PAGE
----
ISLAMABAD, Pakistan — The floor was hard and the night was growing cold, but the magic of the Christmas pageant — livened by comic scenes and peppy music — kept the audience members spellbound as they huddled in an outdoor church tent.
Mothers craned their necks to see which preschool angel was theirs. People cheered the exotic-looking wise men and booed the swaggering King Herod. They clapped along with “Jingle Bells,” hushed in wait for the manger scene and burst into applause when Mary held up her swaddled baby.
The message of Christmas had special resonance this season among Pakistani Christians, an old but often persecuted minority of about 3 million in a country of 208 million that is 95 percent Muslim. Many labor at low-level jobs and reside in self-contained “colonies” anchored by small churches.
The Nativity drama Sunday evening was held in France Colony, one of a dozen poor Christian neighborhoods in the capital. It was bustling with creativity. Families set up miniature creches, and volunteers constructed elaborate life-size tableaux of snowmen, shepherds and stars, illuminated by thousands of tiny bulbs strung amid tree branches.
“Christmas means everything to us,” said Asif Mushtak, 36, a government clerk, whose children were decorating a tree on their roof. “People here have limited resources. Mostly they bring each other cakes. What is important is the message: Jesus taught love, so hatred should end, among all people and religions.”
Two months ago, the Pakistan Supreme Court acquitted Asia Bibi, a Christian woman imprisoned for nine years on charges of blasphemy. The verdict set off several days of rioting by Muslim extremists. Their leaders demanded that Bibi be hanged, called for the overthrow of the government and urged soldiers to mutiny.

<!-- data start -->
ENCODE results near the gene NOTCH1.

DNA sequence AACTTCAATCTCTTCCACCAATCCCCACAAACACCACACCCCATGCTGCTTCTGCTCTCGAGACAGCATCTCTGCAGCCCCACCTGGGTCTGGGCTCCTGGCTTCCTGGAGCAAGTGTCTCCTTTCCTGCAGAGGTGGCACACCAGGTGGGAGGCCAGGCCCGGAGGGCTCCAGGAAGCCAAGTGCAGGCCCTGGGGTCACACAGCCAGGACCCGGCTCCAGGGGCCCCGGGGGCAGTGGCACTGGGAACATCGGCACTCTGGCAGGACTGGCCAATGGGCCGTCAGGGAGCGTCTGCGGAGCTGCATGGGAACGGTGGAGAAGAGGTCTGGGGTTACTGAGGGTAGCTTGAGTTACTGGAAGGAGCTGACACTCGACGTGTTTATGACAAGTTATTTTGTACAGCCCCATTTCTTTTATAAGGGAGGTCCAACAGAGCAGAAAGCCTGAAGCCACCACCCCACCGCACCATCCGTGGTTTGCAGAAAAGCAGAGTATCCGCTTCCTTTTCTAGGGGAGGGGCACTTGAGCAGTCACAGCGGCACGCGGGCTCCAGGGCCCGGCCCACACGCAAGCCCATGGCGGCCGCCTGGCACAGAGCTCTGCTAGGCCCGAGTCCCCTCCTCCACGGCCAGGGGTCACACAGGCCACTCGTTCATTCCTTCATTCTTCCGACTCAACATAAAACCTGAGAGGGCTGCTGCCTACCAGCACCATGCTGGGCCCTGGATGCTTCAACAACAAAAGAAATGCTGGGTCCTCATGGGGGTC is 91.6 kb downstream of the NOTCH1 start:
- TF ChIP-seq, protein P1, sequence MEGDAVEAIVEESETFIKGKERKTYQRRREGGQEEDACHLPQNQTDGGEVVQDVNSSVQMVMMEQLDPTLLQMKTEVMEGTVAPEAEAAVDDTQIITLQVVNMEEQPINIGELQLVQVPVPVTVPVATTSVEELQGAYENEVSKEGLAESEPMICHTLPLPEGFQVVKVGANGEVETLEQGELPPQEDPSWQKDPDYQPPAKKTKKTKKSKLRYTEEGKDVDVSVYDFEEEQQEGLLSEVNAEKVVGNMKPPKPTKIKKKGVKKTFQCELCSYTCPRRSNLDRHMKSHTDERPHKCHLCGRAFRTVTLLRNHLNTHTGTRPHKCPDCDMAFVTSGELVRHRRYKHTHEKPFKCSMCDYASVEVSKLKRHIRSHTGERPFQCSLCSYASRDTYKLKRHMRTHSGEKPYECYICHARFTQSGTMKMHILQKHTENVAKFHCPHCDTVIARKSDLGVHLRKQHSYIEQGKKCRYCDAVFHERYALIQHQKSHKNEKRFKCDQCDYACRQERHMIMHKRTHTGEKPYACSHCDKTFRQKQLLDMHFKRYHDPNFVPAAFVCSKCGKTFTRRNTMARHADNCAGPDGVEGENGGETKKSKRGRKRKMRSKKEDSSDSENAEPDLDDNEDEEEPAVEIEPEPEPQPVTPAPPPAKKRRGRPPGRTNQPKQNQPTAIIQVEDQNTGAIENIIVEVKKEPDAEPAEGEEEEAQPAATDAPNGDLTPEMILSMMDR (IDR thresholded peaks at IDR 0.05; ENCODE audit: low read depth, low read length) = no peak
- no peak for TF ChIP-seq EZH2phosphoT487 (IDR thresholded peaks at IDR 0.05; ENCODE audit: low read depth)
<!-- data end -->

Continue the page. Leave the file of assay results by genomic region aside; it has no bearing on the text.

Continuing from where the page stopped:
Officials did little at first to quell the unrest, leaving Christian communities worried for their safety. Bibi was put into protective custody, where she still remains. But early this month, the extremist leaders were arrested and charged with various offenses, belatedly signaling that religious minorities — and the law — were to be respected.
“This is the first Christmas after the release of Asia. It is a matter of great joy for Christians,” said Tahir Naveed Chaudhry, chairman of the All Pakistan Minorities Alliance. He said the verdict “has strengthened the trust of Christians and other minorities in this society. I only wish she could be reunited with her family and celebrate Christmas with them.”
Two weeks ago, the State Department listed Pakistan as one of the world’s top three abusers of religious rights, along with China and Saudi Arabia. The finding cited Pakistan’s harsh laws that make blasphemy punishable by death and singled out the Bibi case.
Pakistan strongly rejected the U.S. action, but in a speech Saturday, Prime Minister Imran Khan said the government must do more to “protect our minorities,” reiterating that religious freedom was a central tenet of the country’s founding father, Mohammed Ali Jinnah.
In past years, churches across Pakistan have been periodically attacked by Islamist militants, and Christians as well as other minority members often have been falsely accused of blasphemy for insulting Islam or the prophet Muhammad, which alone can lead to jailing or lynching.
“When we celebrate Christmas, the foremost thing in our mind is peace for our society and protection for Christians and other minorities,” Chaudhry said. “Fortunately, the law and order situation is better now, so we are celebrating this year with our minds more free of concern.”